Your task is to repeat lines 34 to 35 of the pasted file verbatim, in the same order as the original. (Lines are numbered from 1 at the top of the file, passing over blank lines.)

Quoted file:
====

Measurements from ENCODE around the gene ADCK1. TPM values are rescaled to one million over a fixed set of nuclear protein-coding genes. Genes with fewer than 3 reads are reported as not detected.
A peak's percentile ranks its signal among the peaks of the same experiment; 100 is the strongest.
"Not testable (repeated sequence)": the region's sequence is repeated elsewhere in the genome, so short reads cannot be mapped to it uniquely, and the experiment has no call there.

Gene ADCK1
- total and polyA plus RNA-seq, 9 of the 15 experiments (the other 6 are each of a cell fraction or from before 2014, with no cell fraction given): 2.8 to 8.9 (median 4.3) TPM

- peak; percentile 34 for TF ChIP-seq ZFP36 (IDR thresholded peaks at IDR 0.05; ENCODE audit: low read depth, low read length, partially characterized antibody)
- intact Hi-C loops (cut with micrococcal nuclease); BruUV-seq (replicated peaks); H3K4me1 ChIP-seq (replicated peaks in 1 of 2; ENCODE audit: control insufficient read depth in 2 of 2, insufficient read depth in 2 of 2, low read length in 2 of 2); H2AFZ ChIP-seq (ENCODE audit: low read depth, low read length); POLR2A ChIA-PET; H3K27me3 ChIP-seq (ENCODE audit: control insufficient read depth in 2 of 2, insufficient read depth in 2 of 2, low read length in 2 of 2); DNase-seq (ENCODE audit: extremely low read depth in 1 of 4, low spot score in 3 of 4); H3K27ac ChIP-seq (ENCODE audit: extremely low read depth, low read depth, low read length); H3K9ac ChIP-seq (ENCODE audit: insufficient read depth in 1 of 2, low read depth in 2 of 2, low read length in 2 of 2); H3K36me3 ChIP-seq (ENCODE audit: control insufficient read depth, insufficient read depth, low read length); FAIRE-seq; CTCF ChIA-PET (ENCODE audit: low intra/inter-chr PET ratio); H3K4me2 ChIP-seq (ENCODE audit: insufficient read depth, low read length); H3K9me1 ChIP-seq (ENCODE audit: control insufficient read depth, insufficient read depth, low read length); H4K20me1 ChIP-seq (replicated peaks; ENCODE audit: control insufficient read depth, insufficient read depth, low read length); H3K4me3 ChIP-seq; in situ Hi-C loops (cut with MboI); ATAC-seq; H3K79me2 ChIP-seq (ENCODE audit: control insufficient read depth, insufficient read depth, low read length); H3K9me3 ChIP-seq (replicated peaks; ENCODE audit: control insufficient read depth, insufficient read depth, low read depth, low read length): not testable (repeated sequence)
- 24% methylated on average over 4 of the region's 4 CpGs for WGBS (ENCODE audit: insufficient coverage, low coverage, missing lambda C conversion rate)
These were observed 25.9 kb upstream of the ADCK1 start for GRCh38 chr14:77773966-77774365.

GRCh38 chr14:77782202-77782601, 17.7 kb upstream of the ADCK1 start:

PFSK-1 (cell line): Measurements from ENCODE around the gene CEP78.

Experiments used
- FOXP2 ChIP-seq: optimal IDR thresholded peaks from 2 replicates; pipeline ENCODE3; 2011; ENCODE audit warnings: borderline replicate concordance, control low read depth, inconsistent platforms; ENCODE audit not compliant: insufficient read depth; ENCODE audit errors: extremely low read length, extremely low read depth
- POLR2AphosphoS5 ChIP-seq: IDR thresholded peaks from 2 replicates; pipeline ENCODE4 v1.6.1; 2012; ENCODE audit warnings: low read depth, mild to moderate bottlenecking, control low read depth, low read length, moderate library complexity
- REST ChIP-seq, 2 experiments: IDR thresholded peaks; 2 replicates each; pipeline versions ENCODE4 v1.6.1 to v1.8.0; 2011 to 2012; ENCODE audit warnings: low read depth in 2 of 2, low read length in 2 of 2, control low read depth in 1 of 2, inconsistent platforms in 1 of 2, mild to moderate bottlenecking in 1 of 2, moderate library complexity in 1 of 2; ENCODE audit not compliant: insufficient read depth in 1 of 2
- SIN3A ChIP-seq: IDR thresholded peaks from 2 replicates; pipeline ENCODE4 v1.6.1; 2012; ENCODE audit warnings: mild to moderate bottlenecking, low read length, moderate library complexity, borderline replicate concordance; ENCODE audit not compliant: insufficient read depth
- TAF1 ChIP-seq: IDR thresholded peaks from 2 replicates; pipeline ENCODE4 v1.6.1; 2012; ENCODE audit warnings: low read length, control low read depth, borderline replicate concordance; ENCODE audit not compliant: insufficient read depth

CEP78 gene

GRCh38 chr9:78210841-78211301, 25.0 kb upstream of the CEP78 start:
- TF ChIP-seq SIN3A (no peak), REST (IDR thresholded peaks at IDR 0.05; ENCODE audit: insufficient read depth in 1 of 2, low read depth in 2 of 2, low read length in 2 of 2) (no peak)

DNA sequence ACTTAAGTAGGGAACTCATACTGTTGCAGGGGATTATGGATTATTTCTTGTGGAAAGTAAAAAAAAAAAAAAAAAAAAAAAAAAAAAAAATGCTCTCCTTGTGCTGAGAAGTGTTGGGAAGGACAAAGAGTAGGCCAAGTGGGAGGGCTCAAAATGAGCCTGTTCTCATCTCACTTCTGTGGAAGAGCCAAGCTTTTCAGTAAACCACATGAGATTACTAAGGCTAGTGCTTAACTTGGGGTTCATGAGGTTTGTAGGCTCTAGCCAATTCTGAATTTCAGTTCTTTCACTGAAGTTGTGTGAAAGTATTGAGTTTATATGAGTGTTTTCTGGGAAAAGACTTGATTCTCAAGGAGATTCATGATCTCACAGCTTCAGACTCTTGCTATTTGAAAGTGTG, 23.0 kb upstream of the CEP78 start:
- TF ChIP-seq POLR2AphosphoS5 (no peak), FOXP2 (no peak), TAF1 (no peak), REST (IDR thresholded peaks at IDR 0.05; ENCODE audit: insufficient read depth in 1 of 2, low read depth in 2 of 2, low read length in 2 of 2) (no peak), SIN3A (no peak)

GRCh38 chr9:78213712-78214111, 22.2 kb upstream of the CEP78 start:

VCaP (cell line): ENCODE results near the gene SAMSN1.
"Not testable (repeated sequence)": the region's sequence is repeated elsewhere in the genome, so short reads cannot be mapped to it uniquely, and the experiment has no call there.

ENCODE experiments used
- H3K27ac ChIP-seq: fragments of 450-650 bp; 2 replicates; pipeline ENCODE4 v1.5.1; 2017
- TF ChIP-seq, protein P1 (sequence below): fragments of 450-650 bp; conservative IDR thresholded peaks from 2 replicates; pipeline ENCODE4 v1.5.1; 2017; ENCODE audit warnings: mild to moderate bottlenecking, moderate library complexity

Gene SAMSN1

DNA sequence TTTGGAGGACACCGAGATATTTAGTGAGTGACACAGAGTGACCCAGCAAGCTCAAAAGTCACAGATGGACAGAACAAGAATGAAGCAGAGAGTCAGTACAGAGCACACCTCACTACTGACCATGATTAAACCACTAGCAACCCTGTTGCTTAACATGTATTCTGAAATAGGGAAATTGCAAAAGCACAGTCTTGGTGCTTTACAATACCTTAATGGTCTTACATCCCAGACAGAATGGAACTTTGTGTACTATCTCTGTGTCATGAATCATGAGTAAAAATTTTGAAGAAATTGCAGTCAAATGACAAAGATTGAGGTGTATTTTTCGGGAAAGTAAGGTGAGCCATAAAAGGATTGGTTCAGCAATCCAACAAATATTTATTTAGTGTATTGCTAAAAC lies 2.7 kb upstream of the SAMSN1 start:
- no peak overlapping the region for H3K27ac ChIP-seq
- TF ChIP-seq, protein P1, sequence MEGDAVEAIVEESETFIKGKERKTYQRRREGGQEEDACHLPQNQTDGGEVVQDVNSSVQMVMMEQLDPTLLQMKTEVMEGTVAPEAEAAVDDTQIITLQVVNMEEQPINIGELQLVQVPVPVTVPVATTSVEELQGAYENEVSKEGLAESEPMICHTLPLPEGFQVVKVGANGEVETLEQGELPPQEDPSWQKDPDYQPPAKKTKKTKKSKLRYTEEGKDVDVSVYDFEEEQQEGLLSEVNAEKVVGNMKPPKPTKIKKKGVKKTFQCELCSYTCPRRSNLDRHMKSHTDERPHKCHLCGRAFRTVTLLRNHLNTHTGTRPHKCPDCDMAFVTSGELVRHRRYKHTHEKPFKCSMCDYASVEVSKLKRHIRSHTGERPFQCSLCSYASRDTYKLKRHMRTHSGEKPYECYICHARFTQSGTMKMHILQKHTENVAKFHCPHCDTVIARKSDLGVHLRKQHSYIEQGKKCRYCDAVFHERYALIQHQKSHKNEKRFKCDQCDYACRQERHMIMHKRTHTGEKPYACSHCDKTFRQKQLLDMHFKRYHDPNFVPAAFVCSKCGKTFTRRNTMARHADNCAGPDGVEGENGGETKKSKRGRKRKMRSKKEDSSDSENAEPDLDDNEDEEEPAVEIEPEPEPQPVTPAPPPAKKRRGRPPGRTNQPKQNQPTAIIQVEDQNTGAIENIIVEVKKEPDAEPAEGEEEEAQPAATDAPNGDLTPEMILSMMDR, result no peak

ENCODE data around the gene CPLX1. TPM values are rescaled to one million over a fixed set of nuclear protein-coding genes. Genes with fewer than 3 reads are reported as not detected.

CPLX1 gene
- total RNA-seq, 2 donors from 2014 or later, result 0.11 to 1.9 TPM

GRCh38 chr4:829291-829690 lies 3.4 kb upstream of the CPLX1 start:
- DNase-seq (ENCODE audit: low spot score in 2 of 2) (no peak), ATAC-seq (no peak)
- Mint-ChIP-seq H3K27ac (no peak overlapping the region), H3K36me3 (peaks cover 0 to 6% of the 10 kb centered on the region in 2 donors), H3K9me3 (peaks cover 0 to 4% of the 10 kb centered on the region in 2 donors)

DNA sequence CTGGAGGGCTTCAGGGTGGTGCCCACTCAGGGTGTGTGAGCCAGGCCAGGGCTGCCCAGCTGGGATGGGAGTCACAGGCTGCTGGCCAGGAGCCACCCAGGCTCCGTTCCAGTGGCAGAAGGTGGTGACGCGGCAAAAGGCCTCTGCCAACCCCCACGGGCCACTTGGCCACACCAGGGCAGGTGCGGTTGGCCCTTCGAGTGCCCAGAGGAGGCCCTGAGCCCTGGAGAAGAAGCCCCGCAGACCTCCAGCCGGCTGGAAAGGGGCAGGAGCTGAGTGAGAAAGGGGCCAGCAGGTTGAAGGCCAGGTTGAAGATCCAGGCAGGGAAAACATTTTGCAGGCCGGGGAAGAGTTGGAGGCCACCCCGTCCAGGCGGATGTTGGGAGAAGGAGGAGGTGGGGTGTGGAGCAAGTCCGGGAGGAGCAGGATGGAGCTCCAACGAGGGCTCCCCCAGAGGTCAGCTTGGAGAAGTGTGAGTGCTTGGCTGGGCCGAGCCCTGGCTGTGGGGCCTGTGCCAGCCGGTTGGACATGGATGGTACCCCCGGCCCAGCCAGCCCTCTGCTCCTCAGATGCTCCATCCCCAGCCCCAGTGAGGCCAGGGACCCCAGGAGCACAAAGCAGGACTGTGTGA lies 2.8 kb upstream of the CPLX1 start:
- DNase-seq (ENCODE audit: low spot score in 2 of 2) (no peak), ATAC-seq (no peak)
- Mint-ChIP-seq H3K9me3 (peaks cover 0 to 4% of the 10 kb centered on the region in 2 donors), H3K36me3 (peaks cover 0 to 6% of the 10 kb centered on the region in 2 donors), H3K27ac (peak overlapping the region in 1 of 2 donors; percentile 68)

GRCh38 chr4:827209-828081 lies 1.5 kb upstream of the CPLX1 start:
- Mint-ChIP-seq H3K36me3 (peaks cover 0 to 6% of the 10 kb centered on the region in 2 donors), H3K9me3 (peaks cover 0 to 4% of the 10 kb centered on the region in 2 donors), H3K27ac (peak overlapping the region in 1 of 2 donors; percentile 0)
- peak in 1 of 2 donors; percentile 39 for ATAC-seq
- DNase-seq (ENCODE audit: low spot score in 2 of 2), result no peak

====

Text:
CPLX1 gene
- total RNA-seq, 2 donors from 2014 or later, result 0.11 to 1.9 TPM